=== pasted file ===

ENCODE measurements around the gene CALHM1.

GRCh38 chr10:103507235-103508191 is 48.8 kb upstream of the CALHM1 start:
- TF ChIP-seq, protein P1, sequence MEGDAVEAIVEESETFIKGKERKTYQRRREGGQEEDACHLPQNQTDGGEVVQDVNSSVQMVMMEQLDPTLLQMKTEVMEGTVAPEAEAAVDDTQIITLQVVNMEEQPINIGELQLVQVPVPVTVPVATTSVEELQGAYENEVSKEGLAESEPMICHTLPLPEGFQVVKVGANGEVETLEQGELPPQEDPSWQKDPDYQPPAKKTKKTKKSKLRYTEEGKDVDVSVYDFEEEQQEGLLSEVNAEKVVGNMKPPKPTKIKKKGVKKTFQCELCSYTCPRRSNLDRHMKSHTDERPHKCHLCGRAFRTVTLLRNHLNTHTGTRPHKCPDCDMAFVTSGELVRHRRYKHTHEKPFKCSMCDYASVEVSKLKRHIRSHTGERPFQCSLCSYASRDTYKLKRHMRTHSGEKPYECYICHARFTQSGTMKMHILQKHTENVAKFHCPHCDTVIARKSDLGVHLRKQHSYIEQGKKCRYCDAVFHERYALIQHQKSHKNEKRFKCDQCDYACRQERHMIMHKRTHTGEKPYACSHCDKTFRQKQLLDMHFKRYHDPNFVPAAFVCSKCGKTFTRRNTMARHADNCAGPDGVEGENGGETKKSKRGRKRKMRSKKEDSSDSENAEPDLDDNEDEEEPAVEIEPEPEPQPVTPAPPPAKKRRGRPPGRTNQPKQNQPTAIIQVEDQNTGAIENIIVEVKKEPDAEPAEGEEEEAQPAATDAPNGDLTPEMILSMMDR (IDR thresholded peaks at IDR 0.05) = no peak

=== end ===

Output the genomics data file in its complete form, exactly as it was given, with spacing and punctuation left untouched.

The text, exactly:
ENCODE measurements around the gene CALHM1.

GRCh38 chr10:103507235-103508191 is 48.8 kb upstream of the CALHM1 start:
- TF ChIP-seq, protein P1, sequence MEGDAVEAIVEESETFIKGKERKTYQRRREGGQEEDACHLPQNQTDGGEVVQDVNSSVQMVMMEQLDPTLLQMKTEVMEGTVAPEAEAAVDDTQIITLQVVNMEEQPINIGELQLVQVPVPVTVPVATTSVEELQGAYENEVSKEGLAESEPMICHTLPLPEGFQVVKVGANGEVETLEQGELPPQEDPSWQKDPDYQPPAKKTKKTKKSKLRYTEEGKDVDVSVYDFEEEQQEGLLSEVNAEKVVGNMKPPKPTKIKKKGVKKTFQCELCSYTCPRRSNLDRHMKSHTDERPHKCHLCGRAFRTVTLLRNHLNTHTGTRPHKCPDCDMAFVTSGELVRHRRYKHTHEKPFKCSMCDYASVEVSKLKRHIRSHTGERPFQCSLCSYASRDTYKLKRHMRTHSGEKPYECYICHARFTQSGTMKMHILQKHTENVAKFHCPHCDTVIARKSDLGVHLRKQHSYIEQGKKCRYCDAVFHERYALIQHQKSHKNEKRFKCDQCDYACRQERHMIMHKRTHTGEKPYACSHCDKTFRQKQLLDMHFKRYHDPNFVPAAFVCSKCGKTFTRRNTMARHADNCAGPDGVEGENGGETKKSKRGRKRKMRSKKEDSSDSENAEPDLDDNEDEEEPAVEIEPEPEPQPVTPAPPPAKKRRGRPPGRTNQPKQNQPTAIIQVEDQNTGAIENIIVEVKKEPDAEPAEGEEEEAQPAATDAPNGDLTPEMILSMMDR (IDR thresholded peaks at IDR 0.05) = no peak